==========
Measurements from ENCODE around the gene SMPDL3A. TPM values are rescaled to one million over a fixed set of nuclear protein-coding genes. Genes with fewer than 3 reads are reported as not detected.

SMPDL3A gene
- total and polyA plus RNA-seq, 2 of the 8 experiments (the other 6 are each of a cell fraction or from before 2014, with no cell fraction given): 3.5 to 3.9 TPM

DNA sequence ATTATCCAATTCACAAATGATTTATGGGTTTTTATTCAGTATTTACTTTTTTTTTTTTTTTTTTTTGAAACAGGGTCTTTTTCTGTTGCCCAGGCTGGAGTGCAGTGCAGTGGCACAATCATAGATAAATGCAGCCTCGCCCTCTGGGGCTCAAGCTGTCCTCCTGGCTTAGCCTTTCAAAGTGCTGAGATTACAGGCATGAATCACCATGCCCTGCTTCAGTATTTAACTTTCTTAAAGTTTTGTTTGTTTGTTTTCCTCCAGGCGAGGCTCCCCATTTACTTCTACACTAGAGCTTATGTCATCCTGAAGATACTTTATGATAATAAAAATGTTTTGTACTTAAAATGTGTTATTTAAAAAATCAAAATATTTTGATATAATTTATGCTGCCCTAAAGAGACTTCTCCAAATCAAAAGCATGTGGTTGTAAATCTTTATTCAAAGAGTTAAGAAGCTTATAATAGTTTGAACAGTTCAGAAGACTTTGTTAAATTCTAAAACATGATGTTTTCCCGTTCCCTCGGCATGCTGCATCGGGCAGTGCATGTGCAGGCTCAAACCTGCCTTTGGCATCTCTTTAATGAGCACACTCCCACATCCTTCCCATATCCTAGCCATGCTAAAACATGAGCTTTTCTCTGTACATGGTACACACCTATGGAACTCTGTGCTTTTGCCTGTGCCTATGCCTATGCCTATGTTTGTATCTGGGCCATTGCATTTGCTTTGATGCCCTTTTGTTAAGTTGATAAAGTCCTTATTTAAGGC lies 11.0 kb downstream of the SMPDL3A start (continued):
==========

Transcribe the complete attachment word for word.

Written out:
Measurements from ENCODE around the gene SMPDL3A. TPM values are rescaled to one million over a fixed set of nuclear protein-coding genes. Genes with fewer than 3 reads are reported as not detected.

SMPDL3A gene
- total and polyA plus RNA-seq, 2 of the 8 experiments (the other 6 are each of a cell fraction or from before 2014, with no cell fraction given): 3.5 to 3.9 TPM

DNA sequence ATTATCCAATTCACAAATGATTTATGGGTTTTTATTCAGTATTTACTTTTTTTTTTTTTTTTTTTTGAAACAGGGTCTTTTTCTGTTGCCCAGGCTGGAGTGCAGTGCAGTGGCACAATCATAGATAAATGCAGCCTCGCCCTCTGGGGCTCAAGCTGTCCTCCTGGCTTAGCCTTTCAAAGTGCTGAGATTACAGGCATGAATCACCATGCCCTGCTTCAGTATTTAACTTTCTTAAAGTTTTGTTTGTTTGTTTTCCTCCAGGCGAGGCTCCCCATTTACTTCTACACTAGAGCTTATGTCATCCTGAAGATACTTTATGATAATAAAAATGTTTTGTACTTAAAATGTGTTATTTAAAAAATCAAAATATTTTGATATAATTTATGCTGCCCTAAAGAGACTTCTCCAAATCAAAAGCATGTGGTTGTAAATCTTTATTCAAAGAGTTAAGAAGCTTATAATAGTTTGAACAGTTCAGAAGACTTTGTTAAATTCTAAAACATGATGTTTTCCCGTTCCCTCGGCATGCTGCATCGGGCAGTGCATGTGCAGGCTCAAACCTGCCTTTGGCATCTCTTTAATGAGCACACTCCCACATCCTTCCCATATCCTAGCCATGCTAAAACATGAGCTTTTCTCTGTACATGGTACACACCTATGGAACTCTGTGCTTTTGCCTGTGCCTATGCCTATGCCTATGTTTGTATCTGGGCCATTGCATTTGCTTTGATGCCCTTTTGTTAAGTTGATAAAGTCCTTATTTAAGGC lies 11.0 kb downstream of the SMPDL3A start (continued):